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About the Photos

Most of the photos on this site were extracted from reference images (high-resolution tiffs, 20 to 200 megabytes in size) from the Library of Congress research archive. (To query the database click here.) Many were digitized by LOC contractors using a Sinar studio back. They are adjusted by your webmaster for contrast and color in Photoshop before being downsized and turned into the jpegs you see here.

 
 
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VINTAGRAPH • WPA • WWII • CARNIVAL OF THE ARTS, 1937

Manhattan: 1908

Manhattan: 1908

New York circa 1908. "Brooklyn Bridge and Manhattan skyline." 8x10 inch dry plate glass negative, Detroit Publishing Company. View full size.

 

Clear across

What always strikes me in old views like this is how easy it used to be to see all the way across Manhattan and the Hudson to the hills of New Jersey.

From the same spot today, those hills are just a rumor.

The effect is even more pronounced in similar views of far uptown, which remained almost completely unbuilt until well into the age of photography.

Signs of the Times

I spotted a couple of ubiquitous ads on the buildings. The first, to the right of the Bridge Tower appears to be above the "Moens (?) Old Metal" sign, is the partial signature of Charles H. Fletcher, the seller of Fletcher's Castoria, a digestive cure-all. His autograph was on countless walls throughout the city. The other appears to be to the right of the Fletcher's and just above the Roadbed, visible through the suspension cables is a "Postum" sign. Postum was a coffee substitute, a mix that was hot water soluble and caffeine free. It was first sold in 1895 and discontinued in 2007. The drink was named for its manufacturer C.W. Post. The company, Post Foods, was at the end, a division of Kraft Food. The Long Island University Nassau County Campus, C.W. Post College, is named in his honor, after his daughter, Marjorie Merriweather Post, who was also Mrs.E.F. Hutton, donated her palatial estate to them.

Two Norwegians

Actually, there are two Norwegians in the picture. Both the boat and the man carrying the huge fish is from the Land of Ice and Snow. In the city of Bergen in Norway, there was this man who earned his pay delivering fish in that fashion, carrying them over his shoulders. He inspired an artist to paint the fish man as we all now him. These things means a lot to us Norwegians, you see.

Interesting!

That's fascinating about the painting matching 'Scott's Emulsion'.

Those were the days, back when artists were employed to paint things by hand. I notice nowadays they're using giant inkjet printers to print billboards on plastic.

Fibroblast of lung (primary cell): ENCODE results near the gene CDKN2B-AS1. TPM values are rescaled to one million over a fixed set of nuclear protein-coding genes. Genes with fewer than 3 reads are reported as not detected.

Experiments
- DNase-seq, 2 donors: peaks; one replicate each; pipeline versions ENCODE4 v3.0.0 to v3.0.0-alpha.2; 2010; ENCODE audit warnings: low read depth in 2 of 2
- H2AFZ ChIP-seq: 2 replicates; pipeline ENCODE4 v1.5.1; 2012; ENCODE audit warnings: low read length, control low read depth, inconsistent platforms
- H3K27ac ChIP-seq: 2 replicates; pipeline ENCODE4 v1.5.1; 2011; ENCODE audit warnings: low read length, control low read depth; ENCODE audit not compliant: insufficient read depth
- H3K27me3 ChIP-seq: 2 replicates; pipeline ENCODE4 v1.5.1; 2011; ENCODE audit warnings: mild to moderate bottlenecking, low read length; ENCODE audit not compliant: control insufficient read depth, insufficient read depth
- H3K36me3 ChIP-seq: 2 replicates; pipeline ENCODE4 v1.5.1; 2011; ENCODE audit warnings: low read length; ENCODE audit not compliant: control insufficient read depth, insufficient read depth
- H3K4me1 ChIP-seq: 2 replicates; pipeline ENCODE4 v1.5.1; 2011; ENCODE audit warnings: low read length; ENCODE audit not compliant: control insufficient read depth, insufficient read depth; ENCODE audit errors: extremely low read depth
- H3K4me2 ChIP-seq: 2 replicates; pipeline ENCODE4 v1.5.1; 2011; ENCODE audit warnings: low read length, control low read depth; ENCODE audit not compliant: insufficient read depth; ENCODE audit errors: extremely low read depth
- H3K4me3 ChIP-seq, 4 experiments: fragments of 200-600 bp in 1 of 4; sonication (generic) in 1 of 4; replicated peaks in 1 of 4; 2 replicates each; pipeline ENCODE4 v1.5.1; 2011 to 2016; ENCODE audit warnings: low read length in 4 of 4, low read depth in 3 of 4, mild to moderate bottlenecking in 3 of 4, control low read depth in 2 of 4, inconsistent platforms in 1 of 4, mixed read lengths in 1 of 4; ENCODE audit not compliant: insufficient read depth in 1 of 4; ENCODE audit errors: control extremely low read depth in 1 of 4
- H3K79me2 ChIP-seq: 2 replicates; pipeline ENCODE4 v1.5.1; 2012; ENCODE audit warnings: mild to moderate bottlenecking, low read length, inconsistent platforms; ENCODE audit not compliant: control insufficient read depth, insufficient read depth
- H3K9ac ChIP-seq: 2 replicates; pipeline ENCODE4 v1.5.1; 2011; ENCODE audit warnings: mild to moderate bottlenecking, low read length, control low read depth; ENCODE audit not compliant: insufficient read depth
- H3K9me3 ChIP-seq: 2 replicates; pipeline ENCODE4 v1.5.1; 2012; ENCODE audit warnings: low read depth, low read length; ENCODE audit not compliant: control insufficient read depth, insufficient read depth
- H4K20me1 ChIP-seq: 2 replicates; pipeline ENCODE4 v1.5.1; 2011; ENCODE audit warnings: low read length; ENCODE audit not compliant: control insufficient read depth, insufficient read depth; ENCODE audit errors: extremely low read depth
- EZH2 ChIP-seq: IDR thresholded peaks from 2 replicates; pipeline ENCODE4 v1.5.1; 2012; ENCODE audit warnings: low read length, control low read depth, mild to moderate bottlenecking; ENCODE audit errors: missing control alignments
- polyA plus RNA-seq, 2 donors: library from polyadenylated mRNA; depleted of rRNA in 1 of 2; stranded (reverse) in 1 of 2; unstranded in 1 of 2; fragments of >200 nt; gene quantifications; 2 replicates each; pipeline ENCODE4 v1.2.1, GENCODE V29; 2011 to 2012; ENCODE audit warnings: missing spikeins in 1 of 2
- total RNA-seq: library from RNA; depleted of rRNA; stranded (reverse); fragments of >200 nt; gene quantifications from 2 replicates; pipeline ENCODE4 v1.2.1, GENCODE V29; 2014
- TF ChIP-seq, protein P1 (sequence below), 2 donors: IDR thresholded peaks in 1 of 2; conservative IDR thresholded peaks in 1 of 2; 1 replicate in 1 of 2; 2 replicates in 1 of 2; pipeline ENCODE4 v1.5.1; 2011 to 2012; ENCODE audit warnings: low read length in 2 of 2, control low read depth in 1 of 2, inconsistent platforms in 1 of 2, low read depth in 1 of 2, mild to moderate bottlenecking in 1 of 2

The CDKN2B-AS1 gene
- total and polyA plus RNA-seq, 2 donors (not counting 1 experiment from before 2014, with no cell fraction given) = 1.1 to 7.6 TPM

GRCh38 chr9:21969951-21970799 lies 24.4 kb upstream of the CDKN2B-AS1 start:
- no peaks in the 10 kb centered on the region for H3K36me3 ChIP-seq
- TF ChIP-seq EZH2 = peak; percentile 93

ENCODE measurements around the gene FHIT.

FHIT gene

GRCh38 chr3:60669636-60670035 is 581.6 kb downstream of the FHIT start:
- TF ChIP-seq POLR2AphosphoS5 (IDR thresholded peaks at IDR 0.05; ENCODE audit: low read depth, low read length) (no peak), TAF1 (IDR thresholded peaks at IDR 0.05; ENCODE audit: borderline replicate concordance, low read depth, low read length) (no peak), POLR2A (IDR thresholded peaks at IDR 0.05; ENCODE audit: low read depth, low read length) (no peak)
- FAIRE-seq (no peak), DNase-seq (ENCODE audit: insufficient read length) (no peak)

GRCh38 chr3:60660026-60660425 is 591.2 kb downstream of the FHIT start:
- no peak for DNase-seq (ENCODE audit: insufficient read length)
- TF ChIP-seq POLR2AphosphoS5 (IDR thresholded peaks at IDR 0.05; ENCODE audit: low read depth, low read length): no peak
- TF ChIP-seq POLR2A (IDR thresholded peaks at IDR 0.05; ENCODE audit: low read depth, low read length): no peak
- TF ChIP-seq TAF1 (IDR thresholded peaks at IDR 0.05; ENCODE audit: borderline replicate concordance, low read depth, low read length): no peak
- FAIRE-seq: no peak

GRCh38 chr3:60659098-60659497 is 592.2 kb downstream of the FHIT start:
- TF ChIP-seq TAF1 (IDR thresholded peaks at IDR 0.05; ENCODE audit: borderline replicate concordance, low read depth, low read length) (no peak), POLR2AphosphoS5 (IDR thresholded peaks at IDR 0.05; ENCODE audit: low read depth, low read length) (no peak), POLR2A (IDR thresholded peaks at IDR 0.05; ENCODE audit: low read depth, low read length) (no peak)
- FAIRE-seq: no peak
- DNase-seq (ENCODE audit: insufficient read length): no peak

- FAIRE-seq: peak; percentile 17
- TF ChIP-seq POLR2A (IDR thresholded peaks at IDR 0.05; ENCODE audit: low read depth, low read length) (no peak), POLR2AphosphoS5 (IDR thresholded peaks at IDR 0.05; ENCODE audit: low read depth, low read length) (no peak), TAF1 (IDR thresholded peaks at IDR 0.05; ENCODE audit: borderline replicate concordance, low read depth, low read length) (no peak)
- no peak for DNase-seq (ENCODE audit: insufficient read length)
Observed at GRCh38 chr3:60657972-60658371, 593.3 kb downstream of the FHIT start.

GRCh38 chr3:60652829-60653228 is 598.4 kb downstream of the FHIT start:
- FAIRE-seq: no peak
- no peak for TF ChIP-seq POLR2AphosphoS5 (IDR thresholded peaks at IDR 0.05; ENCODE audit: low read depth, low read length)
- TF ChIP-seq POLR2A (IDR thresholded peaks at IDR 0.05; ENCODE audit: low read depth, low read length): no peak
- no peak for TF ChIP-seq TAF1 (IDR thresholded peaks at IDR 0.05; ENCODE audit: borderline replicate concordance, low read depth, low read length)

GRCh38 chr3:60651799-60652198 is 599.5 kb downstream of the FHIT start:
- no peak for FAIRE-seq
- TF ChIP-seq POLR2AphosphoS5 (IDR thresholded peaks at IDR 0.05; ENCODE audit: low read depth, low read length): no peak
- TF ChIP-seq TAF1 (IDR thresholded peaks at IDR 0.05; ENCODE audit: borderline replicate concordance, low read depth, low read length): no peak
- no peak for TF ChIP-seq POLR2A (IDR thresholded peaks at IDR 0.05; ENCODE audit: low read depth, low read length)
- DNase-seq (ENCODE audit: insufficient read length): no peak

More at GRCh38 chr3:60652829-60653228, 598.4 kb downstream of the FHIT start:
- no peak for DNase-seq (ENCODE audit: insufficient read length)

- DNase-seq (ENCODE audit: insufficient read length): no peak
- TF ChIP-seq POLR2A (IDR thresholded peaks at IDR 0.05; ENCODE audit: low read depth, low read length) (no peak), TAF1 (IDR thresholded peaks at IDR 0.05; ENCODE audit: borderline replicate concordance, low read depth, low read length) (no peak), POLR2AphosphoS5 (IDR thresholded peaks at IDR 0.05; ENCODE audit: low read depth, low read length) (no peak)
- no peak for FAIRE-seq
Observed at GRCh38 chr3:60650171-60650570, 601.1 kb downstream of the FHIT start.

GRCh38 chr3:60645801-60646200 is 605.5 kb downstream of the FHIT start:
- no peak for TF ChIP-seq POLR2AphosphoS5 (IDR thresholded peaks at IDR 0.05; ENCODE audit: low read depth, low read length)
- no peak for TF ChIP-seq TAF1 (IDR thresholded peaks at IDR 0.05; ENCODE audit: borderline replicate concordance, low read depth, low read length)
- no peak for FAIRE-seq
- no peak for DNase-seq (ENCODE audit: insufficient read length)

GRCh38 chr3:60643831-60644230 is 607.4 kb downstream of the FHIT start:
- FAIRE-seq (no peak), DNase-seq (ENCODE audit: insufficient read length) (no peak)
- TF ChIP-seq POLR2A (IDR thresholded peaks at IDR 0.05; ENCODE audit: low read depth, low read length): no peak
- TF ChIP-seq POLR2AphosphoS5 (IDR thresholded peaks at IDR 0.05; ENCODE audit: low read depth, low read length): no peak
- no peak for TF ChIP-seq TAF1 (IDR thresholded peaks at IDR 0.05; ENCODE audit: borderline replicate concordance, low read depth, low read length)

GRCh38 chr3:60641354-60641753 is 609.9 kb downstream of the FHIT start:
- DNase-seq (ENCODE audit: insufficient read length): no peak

I doubt if those will ever pass the test of time though.

Norsk

Awesome photo! The freighter in the center of the photo appears to be flying the Norwegian flag. With the "H" on the funnel, it should be possible to at least identify the name of the shipping line, and then possibly the individual ship.

A land of opportunity

What you might call a city bustling. I particularly love the detail of the canopies at the foot of the bridge pillar.

Utter Beauty

Has anyone seen such a beautiful shot? The detail, it's magnificent! I am speechless. And in the center, the crowning glory of the photo, is the Brooklyn Bridge! I am awed. Thank you so much for uploading this image!

Majestic

Roebling's masterpiece may today be eclipsed by the many other bridges and taller buildings of lower Manhattan and Brooklyn. This photo shows the magnificence of the bridge when it was young.

Scott's Emulsion

As soon as I laid eyes on that photo, I spotted that huge ad for "Scott's Emulsion" on the building in the center. I was sure I had seen that ad before ... But where ? And then it clicked.

I live in Belgium, and my grandparents live in a small town south of Brussels, where an old chemist shop still has its front wall covered with old ads painted on tiles. And one of them is that very same ad for the Scott's Emulsion. The chemist shop recently had their front wall classified as historic monument.

 
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Shorpy.com | History in HD is a vintage photo blog featuring thousands of high-definition images from the 1850s to 1950s. The site is named after Shorpy Higginbotham, a teenage coal miner who lived 100 years ago.

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